Vulpes Libris

A collective of bibliophiles talking about books. Book Fox (vulpes libris): small bibliovorous mammal of overactive imagination and uncommonly large bookshop expenses. Habitat: anywhere the rustle of pages can be heard.

A hundred years on: Trotsky on 1917

One hundred years ago today, by the old Gregorian calendar that was then still in force, the October Revolution took place. The event is simply too big and complex to … Continue reading

October 25, 2017 · 1 Comment

Old English with Mandy and Paul of ClickityLit

What Does Þæt Mean?! Ure æghwylc sceal ende gebidanworolde lifes; wyrce se þe motedomes ær deaþe; þæt bið drihtgumanunlifgendum æfter selest. (Beowulf) Old English can seem intimidatingly foreign to the … Continue reading

October 3, 2017 · 2 Comments

Don’t Panic, I’m Islamic. Words and Pictures on How to Stop Worrying and Learn to Love the Alien Next Door

I’d heard good things about this anthology before Vulpes Libris was offered a copy, so I grabbed it. It’s a miscellany from Saqi Books, consisting of dialogues, short stories, art … Continue reading

September 27, 2017 · 2 Comments

The Pontius Pilate Project

A week from today, I’ll be starting a new course: an MPhil in New Testament studies. My dissertation project is about Pontius Pilate, specifically his representation in the accounts of … Continue reading

September 25, 2017 · 6 Comments

My Visit to Longleat House

(By guest writer, Stranger) Back in the mid seventies, I was in the midst of an unhappy divorce. My ex husband was in the Air Force and we were stationed … Continue reading

June 12, 2017 · 4 Comments

Transmission and interpretation: the case of Josephus

In studying anything to do with ancient history, the first thing you learn is that the preservation of texts is a haphazard affair. Sometimes the only reason the corpus of … Continue reading

May 12, 2017 · 1 Comment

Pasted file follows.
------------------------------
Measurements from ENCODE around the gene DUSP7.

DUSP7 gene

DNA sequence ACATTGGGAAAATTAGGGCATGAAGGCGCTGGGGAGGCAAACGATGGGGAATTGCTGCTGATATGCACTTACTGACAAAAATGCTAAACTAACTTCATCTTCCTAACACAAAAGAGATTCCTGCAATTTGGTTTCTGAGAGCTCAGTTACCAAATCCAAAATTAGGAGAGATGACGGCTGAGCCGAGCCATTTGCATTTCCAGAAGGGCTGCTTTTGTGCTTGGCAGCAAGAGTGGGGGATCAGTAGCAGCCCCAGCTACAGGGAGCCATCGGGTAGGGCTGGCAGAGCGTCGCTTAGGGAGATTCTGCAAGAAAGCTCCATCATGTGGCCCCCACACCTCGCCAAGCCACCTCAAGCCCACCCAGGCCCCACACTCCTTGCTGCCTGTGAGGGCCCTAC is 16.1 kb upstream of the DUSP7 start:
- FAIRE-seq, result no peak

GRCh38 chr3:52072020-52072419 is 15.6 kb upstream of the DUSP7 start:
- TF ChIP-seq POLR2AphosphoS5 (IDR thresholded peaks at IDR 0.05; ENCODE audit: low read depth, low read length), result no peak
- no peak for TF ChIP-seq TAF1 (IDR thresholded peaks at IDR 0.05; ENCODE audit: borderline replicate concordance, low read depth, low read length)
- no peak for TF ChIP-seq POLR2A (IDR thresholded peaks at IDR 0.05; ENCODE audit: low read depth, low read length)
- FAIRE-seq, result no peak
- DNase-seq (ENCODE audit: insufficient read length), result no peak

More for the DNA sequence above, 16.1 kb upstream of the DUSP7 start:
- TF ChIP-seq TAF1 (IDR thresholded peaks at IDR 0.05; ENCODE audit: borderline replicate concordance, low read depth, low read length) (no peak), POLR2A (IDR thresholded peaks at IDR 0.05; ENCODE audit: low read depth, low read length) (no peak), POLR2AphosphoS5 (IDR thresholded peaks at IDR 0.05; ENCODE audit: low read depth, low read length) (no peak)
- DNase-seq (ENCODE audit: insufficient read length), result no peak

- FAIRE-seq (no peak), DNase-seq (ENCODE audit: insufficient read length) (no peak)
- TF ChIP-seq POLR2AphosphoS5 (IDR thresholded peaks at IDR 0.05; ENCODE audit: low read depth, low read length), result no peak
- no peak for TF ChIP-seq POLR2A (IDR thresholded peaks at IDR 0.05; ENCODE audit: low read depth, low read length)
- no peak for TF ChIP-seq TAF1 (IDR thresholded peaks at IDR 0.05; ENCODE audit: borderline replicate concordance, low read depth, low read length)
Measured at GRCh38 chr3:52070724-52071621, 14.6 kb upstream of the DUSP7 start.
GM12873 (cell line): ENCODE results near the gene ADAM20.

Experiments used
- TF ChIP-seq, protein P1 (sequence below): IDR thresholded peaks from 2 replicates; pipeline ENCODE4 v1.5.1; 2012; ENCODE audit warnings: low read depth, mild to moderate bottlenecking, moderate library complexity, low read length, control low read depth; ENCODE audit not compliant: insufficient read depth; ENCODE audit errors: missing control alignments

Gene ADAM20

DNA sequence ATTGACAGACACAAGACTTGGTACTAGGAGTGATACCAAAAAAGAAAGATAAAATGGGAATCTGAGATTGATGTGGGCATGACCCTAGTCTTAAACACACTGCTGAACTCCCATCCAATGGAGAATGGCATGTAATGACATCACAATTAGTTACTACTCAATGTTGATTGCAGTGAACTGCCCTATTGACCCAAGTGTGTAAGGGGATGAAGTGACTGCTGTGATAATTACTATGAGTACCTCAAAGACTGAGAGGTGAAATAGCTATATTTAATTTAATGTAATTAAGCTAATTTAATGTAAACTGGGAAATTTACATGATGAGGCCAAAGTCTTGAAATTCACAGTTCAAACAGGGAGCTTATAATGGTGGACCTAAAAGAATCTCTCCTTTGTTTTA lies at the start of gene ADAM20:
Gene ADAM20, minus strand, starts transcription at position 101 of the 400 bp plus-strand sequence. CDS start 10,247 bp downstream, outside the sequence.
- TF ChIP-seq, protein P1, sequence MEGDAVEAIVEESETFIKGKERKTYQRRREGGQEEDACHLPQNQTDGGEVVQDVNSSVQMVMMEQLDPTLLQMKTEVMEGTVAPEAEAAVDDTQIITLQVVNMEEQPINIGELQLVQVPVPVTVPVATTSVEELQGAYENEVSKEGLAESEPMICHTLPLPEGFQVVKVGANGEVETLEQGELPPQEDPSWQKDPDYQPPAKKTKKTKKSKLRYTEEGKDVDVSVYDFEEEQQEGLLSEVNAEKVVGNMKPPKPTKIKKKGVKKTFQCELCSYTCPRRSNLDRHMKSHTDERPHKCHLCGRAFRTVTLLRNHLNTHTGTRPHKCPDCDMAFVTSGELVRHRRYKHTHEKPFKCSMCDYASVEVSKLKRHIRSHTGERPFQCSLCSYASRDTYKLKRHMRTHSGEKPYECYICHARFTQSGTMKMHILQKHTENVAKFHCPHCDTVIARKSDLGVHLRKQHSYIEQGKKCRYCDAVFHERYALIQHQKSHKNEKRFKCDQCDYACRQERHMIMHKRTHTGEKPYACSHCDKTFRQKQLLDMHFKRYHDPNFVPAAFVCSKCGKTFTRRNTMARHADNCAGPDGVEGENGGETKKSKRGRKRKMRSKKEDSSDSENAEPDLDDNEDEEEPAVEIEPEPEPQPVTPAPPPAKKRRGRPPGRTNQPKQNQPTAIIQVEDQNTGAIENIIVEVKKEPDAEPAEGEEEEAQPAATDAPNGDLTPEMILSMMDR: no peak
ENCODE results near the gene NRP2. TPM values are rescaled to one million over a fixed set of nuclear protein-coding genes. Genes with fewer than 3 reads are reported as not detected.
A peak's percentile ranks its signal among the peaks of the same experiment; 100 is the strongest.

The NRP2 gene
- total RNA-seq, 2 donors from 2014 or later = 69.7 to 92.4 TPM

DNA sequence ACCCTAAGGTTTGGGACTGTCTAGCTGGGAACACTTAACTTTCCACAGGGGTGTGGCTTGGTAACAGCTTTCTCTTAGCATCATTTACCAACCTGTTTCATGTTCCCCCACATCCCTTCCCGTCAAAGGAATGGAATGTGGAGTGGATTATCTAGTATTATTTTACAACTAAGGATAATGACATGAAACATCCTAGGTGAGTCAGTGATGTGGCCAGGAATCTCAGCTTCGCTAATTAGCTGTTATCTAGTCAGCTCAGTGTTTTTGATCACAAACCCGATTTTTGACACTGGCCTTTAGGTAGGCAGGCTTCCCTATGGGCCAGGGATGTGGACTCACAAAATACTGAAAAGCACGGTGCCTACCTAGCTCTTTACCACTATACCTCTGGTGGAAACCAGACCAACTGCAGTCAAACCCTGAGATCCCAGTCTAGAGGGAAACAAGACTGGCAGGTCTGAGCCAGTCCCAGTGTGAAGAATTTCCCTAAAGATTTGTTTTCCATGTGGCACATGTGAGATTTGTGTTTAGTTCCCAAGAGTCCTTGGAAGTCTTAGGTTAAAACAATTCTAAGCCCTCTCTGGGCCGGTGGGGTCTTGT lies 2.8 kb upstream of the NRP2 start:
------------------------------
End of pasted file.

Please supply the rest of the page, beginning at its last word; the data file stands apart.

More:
Narrative of the Life of Frederick Douglass – by Frederick Douglass

He who proclaims it a religious duty to read the Bible denies me the right of learning to read the name of the God who made me. He who is … Continue reading

March 17, 2017 · 2 Comments

NIGEL: My Family and Other Dogs by Monty Don

‘OK – Monty, just come around the corner with the barrow, pick up the pot, say your stuff to camera A, put the pot in the barrow and throw to … Continue reading

November 4, 2016 · 3 Comments

Pilgrim At Tinker Creek by Annie Dillard

The premise of this book is deceptively simple; to monitor the natural world in an area over the course of a year. The area being where the author lives near … Continue reading

September 7, 2016 · Leave a comment

The Great Reformer: Francis and the making of a radical Pope, by Austen Ivereigh

The Great Reformer is a substantial book. 480 pages in the new UK paperback edition, including notes, acknowledgements and a thorough overview of the sources, this biography of Jorge Mario Bergoglio—now … Continue reading

August 25, 2015 · 3 Comments

So You’ve Been Publicly Shamed by Jon Ronson

I love Twitter. Seriously. I love it. I’ve been on it since December 2008, and I look at it every day. In fact, you should follow me: @theotherkirsty. I don’t actually tweet … Continue reading

August 5, 2015 · 2 Comments

Christ Stopped At Eboli, by Carlo Levi

I’m continuing to explore my newly-found obsession with Italy (having discovered how pathetically little I know about a country that is coming to mean so much to me). Christ Stopped … Continue reading

February 20, 2015 · 5 Comments

H is for Horse

I called her. I had lost hope in her coming but I called her all the same. And she flew to me. She flew like a promise finally kept. She … Continue reading

January 9, 2015 · 6 Comments

Newman on Kingsley on Newman: Apologia pro vita sua

First of all, an apology. Today’s post was supposed to be a review of Ian Ker’s Newman on Vatican II. Unfortunately, life intervened, so what I can offer today is much … Continue reading

November 13, 2014 · 2 Comments

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Acknowledgment

  • (The header image is from Aesop's Fables, illustrated by Francis Barlow (1666), and appears courtesy of the Digital and Multimedia Center at the Michigan State University Libraries.)